What is air pollution – and why is it dangerous? @(Model.HeadingTag)>
Air pollution is a mixture of chemicals, particles and other materials in the air in amounts that could damage the environment or harm the health or comfort of humans, animals and plants.
If you already have lung disease or a heart problem, air pollution makes it worse. Air pollution has also been linked to certain cancers.
Outdoor air pollution @(Model.HeadingTag)>
The air outside gets polluted in many ways. Sometimes the pollution comes from natural sources, such as forest fires and volcanoes. But more often, people create pollution through activities that send harmful substances into the air. These activities include:
- running gasoline and diesel engines
- generating power (such as smoke from coal-burning power plants)
- industrial manufacturing
- agricultural processes (such as managing soil or raising animals)
- home heating and cooking
Air pollution in your community can be affected by:
- some types of local businesses
- local traffic patterns (vehicle type and how heavy traffic is)
- whether you live in an urban or rural location
- geography (valleys versus plains)
- weather patterns (especially wind direction)
Indoor air pollution @(Model.HeadingTag)>
Air pollution and cancer @(Model.HeadingTag)>
Most types of air pollution are a mixture of many harmful substances, including small particles in the air, sulphur oxides, carbon monoxide, nitrogen oxides, volatile organic compounds (VOCs), benzene and polycyclic aromatic hydrocarbons (PAHs).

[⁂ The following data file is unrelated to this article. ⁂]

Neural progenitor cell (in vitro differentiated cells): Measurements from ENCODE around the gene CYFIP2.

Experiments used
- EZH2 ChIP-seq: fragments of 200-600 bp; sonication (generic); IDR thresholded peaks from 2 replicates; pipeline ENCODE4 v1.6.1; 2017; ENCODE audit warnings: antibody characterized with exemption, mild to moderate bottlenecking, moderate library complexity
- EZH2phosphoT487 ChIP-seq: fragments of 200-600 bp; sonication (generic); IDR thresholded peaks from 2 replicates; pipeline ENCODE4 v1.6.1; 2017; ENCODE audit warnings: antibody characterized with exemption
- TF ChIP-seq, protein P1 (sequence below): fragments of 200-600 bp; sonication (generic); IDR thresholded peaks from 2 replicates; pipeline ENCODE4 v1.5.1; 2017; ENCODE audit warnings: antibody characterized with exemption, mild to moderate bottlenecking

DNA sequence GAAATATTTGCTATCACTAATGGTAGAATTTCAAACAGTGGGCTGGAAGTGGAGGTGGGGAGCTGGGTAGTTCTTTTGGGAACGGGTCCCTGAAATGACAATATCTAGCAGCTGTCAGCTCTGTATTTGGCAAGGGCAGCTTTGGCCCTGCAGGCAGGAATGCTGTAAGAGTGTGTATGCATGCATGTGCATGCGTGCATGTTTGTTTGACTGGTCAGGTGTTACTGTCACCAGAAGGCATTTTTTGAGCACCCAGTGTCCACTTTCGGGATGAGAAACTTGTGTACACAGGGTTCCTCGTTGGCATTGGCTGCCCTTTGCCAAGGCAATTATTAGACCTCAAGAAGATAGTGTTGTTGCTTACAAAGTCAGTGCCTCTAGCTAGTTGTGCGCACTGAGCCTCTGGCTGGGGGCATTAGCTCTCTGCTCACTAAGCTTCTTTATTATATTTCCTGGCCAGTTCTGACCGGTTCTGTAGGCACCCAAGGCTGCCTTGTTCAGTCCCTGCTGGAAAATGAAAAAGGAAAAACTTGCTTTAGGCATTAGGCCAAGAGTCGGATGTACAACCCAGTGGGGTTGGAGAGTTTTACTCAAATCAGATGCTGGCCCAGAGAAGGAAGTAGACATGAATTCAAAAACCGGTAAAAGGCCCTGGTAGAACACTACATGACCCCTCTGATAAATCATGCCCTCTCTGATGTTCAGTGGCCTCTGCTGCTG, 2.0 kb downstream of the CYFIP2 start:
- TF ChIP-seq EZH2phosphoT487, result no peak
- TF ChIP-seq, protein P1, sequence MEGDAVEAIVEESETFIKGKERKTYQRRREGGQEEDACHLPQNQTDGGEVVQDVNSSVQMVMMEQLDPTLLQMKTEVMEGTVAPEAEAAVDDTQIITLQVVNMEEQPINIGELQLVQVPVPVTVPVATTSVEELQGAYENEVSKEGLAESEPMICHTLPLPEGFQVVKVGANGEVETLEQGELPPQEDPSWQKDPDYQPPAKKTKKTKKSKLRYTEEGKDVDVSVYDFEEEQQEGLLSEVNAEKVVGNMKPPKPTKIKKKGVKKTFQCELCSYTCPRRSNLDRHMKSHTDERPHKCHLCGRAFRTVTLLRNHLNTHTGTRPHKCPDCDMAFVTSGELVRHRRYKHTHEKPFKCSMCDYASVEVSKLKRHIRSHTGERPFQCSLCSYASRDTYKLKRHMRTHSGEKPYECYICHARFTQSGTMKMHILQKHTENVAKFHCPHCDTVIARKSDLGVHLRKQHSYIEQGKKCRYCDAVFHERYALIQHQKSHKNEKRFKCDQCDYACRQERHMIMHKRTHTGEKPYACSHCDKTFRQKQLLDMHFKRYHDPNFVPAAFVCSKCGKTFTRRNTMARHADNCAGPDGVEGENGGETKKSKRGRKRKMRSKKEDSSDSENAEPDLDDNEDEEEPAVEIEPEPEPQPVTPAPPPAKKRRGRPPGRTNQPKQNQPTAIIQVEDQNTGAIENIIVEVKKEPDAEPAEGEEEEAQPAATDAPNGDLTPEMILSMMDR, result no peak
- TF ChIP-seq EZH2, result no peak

The International Agency for Research on Cancer (IARC) classifies types of air pollutants based on their link with cancer. For example, gasoline engine exhaust is classified as a possible carcinogen. Radon, diesel engine exhaust and outdoor air pollution are classified as known carcinogens.
IARC has also classified individual parts of air pollution as known carcinogens. These parts include:
- particulate matter
- some volatile organic compounds (such as benzene)
- certain PAHs (such as benzo[a]purene)
Outdoor air pollution causes lung cancer @(Model.HeadingTag)>
We know that smoking is the biggest risk factor for lung cancer in Canada. There is now strong evidence that outdoor air pollution also increases lung cancer risk. The more you’re around air pollution, the higher your risk of lung cancer will be. Researchers have also found that radon gas in indoor air can lead to lung cancer.
Research has also found a link between outdoor air pollution and a higher risk of bladder cancer. More research is needed to study the link between cancer and other parts of air pollution.